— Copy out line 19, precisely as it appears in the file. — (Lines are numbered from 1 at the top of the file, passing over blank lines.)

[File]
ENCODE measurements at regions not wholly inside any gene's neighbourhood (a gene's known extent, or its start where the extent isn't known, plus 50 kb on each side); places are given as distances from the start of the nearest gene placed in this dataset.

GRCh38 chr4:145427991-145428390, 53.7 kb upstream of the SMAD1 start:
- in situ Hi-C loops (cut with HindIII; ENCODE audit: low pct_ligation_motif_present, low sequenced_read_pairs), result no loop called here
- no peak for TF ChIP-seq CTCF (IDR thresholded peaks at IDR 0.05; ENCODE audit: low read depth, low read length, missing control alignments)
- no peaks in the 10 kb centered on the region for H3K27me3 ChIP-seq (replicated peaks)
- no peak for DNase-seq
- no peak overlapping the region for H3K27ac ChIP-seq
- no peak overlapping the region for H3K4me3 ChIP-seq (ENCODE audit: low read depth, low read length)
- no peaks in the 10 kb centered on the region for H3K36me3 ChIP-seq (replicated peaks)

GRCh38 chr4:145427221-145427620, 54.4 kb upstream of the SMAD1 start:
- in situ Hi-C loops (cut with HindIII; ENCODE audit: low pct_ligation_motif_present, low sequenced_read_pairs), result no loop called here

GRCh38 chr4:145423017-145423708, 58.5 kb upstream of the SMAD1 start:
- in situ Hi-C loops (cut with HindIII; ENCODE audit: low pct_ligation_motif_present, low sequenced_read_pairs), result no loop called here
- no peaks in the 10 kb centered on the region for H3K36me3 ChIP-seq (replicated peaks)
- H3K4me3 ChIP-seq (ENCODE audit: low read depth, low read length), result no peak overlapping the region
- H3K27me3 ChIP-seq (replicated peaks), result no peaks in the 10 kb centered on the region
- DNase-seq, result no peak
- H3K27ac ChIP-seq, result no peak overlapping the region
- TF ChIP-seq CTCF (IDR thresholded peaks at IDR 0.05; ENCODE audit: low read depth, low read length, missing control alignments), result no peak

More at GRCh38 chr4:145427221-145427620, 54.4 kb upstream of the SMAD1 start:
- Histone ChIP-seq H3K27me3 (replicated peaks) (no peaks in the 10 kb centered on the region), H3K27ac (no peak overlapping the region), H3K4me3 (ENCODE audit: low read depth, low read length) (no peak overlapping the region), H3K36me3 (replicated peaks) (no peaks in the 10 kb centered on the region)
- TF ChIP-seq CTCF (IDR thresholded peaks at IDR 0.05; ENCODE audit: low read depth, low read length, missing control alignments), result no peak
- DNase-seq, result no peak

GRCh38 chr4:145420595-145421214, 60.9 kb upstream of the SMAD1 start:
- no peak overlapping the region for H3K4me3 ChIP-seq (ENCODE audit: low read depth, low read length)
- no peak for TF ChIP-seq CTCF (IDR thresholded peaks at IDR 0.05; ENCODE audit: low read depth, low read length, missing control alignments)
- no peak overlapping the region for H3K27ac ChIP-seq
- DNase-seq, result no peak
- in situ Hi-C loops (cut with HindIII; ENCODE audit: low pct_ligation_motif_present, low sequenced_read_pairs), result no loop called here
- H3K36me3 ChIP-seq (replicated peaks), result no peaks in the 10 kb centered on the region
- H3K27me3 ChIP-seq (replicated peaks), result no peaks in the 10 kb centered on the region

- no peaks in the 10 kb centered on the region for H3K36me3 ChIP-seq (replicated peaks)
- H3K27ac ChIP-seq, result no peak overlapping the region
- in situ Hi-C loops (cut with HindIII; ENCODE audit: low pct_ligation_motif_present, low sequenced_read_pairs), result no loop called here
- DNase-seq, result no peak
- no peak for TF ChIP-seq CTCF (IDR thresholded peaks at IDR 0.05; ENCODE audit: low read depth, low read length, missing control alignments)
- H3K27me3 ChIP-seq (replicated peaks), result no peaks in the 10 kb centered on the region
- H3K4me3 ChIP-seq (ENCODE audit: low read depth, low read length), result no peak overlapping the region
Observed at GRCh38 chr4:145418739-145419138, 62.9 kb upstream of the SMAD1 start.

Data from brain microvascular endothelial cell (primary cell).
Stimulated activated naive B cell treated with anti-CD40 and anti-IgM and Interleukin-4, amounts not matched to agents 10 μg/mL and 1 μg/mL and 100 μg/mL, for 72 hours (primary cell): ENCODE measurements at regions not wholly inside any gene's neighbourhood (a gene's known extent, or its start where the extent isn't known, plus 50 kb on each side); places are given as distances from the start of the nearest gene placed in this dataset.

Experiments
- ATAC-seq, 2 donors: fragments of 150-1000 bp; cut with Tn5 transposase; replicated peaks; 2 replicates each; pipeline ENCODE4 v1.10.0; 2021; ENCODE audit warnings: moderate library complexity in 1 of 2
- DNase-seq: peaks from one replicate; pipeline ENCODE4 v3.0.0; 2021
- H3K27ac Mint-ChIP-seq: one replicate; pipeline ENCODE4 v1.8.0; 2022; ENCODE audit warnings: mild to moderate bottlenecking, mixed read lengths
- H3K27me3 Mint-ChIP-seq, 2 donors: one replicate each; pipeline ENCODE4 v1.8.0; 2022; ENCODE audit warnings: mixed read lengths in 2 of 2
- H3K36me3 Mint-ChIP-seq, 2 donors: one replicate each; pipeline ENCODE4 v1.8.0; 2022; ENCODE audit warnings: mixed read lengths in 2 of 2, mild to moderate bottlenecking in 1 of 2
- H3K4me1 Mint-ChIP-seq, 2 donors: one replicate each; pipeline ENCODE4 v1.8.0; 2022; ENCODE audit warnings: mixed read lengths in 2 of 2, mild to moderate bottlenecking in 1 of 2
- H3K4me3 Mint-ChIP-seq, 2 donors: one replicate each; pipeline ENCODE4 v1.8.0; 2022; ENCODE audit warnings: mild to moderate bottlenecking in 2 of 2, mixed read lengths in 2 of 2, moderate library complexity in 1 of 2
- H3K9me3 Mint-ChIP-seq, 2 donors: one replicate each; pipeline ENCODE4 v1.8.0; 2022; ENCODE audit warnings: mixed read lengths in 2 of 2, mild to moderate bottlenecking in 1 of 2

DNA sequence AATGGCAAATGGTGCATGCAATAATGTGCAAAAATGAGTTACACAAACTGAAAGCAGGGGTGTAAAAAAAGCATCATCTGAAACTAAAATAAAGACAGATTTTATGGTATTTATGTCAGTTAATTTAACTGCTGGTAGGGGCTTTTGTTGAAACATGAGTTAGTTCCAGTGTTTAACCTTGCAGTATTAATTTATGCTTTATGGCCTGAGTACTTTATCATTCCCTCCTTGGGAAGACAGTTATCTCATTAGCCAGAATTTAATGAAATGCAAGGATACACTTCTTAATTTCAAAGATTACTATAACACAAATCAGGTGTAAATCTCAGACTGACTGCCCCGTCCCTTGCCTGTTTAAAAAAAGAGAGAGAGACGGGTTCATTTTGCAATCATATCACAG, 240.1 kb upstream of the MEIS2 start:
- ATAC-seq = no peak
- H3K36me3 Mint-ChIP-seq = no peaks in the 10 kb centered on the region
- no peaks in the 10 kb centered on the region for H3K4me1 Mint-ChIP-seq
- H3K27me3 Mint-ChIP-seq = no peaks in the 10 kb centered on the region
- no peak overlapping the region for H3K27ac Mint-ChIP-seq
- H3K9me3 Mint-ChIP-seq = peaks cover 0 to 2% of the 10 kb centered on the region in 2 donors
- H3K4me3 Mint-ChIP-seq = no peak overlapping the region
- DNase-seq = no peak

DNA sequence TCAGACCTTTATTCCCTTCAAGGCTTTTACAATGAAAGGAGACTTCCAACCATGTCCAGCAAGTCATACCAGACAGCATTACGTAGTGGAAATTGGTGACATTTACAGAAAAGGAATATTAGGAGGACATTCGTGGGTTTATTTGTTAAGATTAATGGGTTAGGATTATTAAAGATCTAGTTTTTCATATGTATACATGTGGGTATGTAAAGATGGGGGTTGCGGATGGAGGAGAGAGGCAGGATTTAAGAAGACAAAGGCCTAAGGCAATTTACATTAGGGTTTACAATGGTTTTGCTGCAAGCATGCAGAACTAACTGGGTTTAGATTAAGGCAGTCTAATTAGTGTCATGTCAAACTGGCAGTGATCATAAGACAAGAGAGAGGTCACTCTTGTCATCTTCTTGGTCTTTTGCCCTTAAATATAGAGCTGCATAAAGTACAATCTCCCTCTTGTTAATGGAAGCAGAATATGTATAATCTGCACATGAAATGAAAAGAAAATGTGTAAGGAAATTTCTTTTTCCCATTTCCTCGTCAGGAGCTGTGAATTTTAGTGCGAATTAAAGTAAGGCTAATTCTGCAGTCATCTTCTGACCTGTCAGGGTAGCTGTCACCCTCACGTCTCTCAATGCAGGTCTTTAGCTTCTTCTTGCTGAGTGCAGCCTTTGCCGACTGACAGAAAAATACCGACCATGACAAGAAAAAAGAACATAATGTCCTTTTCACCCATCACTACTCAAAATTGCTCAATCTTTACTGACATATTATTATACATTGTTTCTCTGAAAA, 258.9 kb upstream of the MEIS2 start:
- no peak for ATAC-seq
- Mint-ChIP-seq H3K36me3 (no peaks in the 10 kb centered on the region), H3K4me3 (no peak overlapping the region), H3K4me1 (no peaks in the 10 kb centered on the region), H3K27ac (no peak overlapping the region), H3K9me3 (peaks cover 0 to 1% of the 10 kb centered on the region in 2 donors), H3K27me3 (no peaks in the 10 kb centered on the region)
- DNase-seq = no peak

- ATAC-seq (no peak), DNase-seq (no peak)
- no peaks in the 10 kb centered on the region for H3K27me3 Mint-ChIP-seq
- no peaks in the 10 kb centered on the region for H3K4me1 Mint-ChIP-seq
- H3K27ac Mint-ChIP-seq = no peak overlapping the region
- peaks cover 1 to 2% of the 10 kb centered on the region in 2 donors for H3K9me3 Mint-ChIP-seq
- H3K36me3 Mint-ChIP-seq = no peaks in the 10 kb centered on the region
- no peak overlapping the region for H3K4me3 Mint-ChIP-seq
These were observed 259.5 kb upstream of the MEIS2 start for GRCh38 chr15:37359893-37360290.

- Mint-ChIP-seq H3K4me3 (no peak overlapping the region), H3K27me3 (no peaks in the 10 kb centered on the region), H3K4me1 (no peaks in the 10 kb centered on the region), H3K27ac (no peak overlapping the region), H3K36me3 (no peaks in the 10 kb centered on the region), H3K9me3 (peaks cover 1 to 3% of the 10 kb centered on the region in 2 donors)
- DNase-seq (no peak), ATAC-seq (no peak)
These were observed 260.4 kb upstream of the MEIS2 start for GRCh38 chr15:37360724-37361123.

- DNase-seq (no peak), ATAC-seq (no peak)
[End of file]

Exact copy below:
- TF ChIP-seq CTCF (IDR thresholded peaks at IDR 0.05; ENCODE audit: low read depth, low read length, missing control alignments), result no peak